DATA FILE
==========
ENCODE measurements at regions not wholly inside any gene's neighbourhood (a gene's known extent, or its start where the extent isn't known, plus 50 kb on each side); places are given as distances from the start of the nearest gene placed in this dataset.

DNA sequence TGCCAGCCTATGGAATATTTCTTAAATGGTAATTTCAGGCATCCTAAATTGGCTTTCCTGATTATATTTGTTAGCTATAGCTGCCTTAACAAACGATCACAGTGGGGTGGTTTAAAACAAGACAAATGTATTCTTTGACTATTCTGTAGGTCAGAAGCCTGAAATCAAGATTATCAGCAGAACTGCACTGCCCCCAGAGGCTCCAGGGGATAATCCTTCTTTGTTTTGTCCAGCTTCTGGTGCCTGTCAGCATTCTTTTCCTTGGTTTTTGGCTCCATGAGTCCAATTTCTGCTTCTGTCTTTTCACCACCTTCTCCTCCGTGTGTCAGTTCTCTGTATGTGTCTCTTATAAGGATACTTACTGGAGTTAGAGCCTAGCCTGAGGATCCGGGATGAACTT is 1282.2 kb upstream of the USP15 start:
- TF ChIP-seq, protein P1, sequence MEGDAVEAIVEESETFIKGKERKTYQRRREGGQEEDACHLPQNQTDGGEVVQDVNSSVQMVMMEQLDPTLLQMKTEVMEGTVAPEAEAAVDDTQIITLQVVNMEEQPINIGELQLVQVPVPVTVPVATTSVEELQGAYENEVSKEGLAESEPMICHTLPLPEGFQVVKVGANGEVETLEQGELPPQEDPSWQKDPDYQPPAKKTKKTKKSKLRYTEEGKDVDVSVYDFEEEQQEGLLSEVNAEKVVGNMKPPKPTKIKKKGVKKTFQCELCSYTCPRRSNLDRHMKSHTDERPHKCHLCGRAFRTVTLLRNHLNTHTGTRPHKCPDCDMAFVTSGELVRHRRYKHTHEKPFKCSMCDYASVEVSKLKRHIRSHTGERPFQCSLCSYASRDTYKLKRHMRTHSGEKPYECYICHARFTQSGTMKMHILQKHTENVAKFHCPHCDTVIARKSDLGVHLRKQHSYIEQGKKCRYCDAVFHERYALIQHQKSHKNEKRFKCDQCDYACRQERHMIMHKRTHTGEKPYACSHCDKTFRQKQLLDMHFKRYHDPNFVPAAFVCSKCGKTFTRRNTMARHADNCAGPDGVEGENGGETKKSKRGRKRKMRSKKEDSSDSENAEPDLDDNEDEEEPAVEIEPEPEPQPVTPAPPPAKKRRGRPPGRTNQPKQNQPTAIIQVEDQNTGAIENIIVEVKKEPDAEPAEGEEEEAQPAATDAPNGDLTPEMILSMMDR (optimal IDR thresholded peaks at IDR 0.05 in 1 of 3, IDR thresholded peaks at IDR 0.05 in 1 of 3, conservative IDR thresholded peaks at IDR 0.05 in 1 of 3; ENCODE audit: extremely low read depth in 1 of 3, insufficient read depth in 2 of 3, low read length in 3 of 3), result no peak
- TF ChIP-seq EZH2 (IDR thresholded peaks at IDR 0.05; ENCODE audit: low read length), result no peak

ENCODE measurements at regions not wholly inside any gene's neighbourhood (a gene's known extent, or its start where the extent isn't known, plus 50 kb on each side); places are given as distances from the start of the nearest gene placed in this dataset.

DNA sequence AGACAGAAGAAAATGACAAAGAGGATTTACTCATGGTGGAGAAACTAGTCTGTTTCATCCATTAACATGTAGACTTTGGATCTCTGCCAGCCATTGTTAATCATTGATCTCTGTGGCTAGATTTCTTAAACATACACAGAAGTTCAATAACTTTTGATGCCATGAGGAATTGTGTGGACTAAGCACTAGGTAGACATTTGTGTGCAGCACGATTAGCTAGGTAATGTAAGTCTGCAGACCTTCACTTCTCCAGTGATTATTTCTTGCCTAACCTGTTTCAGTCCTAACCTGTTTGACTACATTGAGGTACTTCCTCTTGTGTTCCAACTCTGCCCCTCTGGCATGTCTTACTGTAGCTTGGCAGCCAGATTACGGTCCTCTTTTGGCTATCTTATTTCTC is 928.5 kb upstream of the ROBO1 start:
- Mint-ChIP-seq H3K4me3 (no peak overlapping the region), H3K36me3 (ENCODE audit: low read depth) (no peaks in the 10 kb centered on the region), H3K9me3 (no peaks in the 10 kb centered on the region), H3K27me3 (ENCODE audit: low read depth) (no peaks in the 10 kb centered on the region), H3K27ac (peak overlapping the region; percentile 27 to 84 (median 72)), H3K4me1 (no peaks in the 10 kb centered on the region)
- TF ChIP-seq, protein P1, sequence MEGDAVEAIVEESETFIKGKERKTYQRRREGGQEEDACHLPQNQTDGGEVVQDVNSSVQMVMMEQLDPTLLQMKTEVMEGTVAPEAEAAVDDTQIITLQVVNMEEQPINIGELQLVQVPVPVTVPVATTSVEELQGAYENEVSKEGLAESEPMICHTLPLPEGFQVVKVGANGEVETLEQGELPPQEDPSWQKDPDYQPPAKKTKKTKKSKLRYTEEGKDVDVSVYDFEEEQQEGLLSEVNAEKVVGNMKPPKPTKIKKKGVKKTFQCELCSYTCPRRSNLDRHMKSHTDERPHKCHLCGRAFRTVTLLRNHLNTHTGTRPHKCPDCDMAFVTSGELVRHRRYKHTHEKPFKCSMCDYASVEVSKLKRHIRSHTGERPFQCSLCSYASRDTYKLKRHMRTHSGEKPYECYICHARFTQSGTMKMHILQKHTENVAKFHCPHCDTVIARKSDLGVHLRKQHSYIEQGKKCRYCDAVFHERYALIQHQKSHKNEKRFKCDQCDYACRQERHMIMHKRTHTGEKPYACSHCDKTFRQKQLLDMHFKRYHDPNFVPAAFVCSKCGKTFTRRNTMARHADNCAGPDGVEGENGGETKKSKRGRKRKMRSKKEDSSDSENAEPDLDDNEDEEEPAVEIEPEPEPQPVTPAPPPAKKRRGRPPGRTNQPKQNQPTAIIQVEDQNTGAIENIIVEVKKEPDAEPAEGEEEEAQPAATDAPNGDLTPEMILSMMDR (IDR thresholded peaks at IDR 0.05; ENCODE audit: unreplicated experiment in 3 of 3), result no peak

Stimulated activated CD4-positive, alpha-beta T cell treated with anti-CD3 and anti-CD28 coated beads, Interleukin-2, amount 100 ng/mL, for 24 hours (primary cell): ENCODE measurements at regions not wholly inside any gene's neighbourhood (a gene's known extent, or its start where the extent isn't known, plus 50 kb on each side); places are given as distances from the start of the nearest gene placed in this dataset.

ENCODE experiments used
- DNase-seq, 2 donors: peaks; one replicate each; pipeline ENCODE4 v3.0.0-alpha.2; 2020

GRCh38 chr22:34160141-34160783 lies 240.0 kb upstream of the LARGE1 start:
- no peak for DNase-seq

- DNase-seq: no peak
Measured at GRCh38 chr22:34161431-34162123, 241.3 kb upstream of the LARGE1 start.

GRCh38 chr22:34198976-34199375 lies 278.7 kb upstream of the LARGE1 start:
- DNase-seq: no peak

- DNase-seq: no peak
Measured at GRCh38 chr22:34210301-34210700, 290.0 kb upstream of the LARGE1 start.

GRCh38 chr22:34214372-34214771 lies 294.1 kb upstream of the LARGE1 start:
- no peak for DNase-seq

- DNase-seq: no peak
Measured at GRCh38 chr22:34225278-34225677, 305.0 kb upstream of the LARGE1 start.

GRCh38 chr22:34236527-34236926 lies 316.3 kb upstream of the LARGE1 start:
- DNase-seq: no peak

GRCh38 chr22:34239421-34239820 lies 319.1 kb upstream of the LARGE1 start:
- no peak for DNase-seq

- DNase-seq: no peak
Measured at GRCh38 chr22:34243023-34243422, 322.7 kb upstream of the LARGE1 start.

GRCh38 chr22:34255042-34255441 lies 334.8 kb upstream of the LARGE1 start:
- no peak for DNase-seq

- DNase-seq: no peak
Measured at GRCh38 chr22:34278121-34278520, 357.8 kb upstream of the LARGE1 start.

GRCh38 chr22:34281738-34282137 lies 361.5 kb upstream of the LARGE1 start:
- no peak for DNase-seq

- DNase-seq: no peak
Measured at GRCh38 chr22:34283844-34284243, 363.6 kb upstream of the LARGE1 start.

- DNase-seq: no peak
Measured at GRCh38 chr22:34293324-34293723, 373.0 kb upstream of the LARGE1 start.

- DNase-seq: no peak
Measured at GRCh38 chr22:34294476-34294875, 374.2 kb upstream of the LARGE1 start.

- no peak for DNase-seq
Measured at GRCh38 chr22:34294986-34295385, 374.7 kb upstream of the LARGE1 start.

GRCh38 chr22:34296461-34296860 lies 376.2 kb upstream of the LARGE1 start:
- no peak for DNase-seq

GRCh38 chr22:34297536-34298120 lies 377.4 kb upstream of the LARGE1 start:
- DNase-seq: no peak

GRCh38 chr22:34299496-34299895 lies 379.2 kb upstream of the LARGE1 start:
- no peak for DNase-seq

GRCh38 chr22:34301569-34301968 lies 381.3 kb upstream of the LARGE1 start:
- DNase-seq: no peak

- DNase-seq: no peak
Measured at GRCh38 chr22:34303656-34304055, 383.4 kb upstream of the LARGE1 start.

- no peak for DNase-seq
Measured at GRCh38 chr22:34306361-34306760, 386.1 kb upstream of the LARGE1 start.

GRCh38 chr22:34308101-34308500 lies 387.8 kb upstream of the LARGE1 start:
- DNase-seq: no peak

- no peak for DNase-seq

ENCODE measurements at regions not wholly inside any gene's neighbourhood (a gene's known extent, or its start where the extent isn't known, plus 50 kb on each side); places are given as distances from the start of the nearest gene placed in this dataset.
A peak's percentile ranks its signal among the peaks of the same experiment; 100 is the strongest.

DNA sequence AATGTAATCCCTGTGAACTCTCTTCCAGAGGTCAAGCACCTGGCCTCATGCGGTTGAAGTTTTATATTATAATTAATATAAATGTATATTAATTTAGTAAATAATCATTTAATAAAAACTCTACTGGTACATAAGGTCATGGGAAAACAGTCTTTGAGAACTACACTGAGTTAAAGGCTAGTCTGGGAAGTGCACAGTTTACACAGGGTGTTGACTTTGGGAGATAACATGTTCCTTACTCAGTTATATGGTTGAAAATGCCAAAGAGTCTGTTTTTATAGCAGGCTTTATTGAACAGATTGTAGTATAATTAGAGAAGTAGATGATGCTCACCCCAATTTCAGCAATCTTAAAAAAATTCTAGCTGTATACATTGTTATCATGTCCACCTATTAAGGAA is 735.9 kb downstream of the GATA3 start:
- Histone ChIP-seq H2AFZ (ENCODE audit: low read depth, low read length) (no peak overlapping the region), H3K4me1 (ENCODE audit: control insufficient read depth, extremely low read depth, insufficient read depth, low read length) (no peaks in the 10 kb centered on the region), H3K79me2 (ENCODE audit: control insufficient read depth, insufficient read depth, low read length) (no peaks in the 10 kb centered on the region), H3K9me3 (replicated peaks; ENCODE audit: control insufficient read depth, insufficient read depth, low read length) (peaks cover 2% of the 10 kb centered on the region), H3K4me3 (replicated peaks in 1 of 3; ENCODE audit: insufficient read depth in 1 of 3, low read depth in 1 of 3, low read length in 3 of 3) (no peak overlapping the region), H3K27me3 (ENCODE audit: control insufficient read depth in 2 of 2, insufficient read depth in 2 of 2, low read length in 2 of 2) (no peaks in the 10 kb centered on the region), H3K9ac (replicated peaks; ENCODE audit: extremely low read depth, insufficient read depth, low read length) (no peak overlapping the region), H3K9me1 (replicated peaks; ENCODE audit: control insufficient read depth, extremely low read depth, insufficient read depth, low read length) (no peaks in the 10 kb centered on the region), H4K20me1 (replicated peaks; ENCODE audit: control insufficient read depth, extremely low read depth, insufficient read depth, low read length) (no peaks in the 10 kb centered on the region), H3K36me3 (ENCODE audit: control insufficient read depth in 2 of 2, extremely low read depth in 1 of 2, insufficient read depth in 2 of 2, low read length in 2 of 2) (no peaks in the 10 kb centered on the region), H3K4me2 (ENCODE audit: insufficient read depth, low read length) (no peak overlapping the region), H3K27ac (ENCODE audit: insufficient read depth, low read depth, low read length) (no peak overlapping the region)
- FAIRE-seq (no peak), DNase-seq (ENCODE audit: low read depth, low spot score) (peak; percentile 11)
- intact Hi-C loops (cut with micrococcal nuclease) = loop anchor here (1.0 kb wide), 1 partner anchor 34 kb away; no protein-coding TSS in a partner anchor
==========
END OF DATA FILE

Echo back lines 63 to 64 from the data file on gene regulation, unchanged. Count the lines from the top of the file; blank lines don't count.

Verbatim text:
- FAIRE-seq (no peak), DNase-seq (ENCODE audit: low read depth, low spot score) (peak; percentile 11)
- intact Hi-C loops (cut with micrococcal nuclease) = loop anchor here (1.0 kb wide), 1 partner anchor 34 kb away; no protein-coding TSS in a partner anchor